After training and operating at Johns Hopkins and practicing at Union Memorial Hospital, in 1973, Dr. Paul Leand was attracted to GBMC because of the high quality of well-trained physicians who practiced there. It was very reassuring to know that when a specialty consultant was needed, the very best physicians in all fields were readily available. This outstanding environment offered excellent medical input and support. Inpatient care on the surgical units and ICU was also superb. To augment the supervision and communication from patient to nurse to attending surgeon, Chief of Surgery, Dr. Geary Stonesifer Jr., created an intensive comprehensive medical-surgical educational course by which a specialty faculty of staff physicians taught two bright U.S. Army veteran super surgical nurses, Barbara Tassone and Rosanna DeBardi, to be the first Surgical Nurse Associates (now called nurse practitioners) certified in the State of Maryland. This course was conducted five days weekly over a four-month period. The results were so successful in keeping track of all ongoing patient conditions and events that the program was expanded and the course repeated to ultimately provide eight additional Surgical Nurse Associates to cover all surgical units. Although some surgeons assisted their associates in the operating rooms, Dr. Stonesifer also convinced the hospital to employ five outstanding board-certified surgeons to work full-time as surgical assistants in the Operating Room. A surgical coverage schedule was also constructed to provide attending surgeons to cover cases in the Emergency Room. A major attraction at GBMC was the superb Department of Anesthesia instituted by Dr. Alfred Nelson and later enhanced by Dr. Pedro Garcia. Knowing that patients would receive the very best anesthetic and ICU care for all major surgical procedures encouraged one to practice at GBMC. All of these assets combined to provide a high-level medical environment for the patients' benefit at GBMC.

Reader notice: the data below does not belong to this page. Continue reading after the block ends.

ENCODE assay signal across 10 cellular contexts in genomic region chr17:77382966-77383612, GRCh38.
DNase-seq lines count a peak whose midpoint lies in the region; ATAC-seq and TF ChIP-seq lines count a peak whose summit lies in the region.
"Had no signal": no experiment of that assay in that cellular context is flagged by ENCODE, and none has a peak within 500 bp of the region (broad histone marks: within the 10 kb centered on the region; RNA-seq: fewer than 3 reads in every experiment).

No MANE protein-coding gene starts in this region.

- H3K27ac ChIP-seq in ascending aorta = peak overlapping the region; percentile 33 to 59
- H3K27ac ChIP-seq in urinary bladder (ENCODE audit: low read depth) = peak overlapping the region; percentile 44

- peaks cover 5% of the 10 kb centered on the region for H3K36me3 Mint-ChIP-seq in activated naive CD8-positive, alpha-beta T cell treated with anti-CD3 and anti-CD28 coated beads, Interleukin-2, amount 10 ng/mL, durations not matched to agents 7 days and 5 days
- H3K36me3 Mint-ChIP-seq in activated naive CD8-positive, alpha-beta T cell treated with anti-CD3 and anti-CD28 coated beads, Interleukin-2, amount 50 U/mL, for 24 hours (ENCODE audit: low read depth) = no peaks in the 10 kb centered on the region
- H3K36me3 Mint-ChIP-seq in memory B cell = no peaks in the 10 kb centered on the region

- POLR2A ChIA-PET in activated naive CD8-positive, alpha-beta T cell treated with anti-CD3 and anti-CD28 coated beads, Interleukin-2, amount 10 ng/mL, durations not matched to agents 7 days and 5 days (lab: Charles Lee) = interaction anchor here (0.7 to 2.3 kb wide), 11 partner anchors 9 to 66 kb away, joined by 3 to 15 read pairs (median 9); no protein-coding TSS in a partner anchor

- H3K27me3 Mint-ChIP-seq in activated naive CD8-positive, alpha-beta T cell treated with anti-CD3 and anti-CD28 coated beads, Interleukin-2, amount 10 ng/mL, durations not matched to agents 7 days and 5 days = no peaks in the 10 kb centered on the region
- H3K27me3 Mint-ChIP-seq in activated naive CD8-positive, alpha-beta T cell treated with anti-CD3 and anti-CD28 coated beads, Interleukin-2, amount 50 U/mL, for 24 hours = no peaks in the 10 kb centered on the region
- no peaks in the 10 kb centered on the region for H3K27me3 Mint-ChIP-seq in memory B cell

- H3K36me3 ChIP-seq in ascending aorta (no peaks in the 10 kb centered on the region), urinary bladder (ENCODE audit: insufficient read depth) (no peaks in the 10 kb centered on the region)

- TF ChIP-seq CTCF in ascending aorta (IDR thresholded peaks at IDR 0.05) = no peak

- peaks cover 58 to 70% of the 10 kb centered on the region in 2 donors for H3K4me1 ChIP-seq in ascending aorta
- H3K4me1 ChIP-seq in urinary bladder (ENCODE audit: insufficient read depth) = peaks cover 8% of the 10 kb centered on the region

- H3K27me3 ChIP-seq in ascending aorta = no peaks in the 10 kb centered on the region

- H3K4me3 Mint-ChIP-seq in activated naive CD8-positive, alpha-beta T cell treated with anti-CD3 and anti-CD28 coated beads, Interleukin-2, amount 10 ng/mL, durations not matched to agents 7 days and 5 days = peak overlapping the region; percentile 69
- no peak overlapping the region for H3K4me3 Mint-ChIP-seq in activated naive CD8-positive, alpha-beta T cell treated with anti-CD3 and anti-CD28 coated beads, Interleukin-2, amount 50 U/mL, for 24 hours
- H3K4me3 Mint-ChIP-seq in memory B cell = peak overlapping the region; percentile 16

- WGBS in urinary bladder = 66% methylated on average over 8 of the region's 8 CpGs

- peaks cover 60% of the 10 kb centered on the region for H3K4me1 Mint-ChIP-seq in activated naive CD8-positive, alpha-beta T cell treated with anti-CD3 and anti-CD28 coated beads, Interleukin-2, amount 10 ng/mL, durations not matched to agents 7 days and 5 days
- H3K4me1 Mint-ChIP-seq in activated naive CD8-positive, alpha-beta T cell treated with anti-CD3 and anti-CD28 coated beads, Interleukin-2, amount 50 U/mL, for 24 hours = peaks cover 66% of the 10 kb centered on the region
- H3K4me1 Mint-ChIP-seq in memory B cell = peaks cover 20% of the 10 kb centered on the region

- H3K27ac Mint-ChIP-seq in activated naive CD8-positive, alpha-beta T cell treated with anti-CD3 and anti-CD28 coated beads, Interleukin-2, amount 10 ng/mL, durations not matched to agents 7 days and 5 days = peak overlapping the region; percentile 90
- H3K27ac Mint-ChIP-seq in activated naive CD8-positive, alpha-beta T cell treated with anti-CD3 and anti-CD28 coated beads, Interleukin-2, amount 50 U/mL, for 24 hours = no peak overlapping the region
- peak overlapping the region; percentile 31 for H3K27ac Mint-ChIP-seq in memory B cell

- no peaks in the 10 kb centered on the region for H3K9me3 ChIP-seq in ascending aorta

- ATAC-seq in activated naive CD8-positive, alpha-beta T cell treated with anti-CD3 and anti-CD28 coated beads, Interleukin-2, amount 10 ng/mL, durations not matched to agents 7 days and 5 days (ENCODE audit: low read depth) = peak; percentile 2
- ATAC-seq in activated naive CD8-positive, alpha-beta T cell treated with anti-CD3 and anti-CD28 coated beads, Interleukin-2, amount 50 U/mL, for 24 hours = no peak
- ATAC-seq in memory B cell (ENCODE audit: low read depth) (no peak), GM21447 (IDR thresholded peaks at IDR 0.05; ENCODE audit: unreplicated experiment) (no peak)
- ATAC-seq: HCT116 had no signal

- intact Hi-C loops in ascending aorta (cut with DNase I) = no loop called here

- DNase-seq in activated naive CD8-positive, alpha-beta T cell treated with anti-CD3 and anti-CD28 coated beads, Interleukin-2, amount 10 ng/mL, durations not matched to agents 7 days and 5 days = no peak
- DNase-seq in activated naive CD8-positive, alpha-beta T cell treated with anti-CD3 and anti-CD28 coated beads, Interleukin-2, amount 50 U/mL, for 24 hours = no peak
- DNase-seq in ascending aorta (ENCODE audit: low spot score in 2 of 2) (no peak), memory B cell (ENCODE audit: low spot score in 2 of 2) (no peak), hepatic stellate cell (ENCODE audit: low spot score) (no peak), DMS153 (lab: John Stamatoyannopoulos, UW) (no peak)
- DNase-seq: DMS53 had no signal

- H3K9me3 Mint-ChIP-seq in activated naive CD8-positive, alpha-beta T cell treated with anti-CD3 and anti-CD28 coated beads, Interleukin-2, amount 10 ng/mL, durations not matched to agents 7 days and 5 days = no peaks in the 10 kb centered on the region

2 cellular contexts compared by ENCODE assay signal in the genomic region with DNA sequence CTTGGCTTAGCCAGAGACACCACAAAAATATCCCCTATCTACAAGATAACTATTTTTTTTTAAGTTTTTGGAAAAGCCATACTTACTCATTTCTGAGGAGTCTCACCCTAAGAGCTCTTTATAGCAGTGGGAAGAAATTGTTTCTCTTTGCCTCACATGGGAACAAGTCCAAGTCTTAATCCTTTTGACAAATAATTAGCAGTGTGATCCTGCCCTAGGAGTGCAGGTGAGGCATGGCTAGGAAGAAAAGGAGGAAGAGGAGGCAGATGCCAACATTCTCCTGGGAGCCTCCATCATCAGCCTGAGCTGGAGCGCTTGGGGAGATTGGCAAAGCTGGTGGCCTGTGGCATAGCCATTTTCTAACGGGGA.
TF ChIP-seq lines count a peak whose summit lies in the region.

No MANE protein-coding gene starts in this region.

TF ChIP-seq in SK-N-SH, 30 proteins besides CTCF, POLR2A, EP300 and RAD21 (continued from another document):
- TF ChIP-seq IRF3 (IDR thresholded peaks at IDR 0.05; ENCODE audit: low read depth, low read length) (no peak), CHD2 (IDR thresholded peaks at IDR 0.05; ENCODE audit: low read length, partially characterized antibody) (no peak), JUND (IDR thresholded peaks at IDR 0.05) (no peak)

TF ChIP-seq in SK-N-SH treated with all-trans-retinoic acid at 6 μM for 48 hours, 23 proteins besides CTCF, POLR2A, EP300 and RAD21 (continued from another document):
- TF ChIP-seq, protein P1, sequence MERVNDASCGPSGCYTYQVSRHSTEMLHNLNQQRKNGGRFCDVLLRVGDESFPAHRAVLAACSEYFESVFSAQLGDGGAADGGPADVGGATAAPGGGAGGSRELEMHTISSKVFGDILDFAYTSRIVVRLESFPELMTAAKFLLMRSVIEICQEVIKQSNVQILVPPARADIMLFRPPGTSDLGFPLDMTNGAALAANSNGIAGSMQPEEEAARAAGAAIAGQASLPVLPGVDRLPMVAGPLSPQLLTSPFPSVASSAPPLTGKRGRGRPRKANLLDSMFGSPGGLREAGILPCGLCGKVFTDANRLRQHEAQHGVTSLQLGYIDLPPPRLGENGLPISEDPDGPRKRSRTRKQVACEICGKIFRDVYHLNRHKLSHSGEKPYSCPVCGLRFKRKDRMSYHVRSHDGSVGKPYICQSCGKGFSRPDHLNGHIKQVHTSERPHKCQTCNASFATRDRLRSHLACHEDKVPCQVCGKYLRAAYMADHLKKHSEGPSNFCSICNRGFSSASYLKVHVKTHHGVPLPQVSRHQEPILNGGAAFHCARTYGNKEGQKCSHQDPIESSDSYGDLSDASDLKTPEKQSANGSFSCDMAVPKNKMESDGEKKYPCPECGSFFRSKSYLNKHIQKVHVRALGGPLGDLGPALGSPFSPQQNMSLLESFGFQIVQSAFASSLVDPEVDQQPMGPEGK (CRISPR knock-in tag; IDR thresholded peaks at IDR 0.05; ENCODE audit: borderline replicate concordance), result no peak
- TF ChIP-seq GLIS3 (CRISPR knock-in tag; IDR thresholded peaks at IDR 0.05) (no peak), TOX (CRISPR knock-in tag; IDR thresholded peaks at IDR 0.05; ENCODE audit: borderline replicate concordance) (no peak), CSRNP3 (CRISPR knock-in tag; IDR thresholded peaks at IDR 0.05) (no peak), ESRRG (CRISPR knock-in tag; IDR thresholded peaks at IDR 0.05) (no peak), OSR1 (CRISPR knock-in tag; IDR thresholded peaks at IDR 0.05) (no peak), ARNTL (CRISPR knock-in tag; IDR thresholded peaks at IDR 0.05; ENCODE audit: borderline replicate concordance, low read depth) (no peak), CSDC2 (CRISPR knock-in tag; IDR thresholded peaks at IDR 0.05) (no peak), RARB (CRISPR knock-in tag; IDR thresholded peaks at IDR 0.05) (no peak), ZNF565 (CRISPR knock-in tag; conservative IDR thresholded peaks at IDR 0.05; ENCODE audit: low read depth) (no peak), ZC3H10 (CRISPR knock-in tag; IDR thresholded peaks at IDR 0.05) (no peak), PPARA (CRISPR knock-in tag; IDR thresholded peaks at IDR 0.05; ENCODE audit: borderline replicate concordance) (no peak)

Pedro Garcia, MD

Pedro Garcia, MD

Anesthesiology

Pedro Garcia, MD, was GBMC’s second Chairman of the Department of Anesthesiology and was instrumental in the growth and excellent reputation of the department and private physician group. Dr. Garcia completed his medical degree in Madrid, Spain before coming to the United States in the early 1960s where he completed a rotating internship in emergency medicine and anesthesiology in 1962. He later completed his residency in anesthesiology and training in major nerve blocks and fiber optics at Johns Hopkins where he also served as chief resident. In addition, he completed a fellowship in pulmonary physiology at Hopkins. In 1970, Dr. Garcia joined the medical staff of GBMC as an anesthesiologist and also served as an assistant professor of anesthesia and critical medicine at Johns Hopkins Hospital. Named GBMC’s Chairman of the Department of Anesthesiology in 1986, Dr. Garcia recruited the top anesthesiologists of the time to GBMC. He says that he hired “only those physicians I felt were qualified to take over my job as Chairman,” and he was proud of the team of 22 board-certified anesthesiologists and five pediatric anesthesiologists that provided 24/7 coverage in the hospital. The anesthesia team was also assisted by 12 of the top Certified Registered Nurse Anesthetists (CRNAs).